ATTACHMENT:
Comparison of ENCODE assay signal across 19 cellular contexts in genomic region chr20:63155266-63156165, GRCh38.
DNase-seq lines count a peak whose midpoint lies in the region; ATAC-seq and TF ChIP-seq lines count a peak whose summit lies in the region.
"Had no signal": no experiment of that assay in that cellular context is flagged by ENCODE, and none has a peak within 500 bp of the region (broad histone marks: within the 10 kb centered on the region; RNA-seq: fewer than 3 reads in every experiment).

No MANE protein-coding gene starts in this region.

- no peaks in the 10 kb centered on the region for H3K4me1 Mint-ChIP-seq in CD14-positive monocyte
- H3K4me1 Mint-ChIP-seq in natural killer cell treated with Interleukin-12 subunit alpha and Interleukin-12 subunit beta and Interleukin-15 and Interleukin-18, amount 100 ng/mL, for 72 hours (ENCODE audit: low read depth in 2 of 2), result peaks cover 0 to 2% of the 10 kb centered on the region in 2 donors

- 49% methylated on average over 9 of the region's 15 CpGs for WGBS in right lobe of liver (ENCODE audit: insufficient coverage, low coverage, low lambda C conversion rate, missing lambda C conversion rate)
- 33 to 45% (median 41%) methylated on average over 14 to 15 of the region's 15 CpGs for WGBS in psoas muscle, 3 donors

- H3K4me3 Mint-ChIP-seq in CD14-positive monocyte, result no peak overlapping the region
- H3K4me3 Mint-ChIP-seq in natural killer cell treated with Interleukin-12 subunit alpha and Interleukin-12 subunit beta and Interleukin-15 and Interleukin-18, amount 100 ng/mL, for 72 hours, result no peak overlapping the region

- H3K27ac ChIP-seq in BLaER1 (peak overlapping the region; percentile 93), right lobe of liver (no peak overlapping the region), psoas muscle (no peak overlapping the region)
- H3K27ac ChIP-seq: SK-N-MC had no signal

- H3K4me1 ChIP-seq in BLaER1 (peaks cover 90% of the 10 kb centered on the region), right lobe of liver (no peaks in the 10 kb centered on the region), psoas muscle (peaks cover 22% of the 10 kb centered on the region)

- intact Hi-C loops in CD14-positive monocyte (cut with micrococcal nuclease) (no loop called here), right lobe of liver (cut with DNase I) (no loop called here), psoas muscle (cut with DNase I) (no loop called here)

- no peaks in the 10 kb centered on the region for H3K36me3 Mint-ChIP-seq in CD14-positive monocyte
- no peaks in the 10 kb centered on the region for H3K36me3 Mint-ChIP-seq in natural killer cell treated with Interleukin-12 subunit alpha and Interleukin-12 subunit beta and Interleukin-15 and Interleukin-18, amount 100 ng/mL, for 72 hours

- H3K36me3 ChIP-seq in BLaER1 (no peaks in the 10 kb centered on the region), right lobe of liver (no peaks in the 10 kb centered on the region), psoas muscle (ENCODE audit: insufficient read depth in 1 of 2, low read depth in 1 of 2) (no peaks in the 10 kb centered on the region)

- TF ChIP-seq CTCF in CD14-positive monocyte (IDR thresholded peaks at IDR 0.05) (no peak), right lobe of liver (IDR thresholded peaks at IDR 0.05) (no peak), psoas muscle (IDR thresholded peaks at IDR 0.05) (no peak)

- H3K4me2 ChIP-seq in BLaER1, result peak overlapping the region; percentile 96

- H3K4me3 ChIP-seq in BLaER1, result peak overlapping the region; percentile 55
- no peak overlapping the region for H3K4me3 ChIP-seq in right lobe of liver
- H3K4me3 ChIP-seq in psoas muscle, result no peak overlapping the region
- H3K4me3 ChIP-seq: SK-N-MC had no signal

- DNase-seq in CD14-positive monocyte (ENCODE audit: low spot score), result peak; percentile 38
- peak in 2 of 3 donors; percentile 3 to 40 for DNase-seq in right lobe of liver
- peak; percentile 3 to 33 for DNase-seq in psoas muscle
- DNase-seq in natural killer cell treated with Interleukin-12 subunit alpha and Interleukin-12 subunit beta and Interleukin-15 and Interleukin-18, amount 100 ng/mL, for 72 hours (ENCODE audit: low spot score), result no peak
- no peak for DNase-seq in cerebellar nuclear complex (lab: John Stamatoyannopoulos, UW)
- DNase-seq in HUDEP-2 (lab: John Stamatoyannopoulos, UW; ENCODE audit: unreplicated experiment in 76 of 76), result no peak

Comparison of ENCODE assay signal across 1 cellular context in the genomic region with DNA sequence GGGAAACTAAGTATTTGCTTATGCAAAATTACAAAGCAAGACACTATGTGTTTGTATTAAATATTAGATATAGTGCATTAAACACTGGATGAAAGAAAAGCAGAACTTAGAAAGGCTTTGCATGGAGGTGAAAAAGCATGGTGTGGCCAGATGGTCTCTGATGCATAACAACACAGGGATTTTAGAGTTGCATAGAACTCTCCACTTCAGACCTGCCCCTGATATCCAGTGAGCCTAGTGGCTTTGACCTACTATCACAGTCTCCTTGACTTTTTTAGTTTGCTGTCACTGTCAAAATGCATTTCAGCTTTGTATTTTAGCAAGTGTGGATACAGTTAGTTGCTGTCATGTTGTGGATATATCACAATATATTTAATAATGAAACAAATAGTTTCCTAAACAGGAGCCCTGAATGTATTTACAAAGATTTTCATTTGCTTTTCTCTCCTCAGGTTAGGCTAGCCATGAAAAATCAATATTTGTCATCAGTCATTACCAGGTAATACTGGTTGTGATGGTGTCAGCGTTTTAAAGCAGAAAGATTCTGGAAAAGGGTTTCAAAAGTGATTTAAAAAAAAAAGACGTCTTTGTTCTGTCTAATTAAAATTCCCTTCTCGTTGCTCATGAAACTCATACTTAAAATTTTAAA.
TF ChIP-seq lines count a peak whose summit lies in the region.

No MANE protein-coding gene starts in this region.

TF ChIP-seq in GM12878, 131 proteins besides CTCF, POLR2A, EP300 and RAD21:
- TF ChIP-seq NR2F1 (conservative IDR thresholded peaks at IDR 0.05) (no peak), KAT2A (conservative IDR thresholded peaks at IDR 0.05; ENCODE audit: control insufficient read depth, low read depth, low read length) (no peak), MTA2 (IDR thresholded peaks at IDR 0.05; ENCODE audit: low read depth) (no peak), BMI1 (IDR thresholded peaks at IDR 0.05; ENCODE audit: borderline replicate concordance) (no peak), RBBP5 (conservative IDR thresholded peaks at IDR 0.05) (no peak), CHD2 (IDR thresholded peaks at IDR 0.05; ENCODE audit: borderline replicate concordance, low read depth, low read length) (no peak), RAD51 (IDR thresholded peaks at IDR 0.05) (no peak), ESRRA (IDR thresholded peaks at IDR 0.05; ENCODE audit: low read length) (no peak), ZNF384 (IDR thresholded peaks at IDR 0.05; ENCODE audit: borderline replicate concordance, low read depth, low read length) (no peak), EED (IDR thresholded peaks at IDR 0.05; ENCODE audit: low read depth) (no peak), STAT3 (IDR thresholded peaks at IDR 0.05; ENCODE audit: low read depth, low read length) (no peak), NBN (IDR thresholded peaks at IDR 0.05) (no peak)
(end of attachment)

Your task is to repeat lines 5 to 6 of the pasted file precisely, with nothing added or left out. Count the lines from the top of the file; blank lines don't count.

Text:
- no peaks in the 10 kb centered on the region for H3K4me1 Mint-ChIP-seq in CD14-positive monocyte
- H3K4me1 Mint-ChIP-seq in natural killer cell treated with Interleukin-12 subunit alpha and Interleukin-12 subunit beta and Interleukin-15 and Interleukin-18, amount 100 ng/mL, for 72 hours (ENCODE audit: low read depth in 2 of 2), result peaks cover 0 to 2% of the 10 kb centered on the region in 2 donors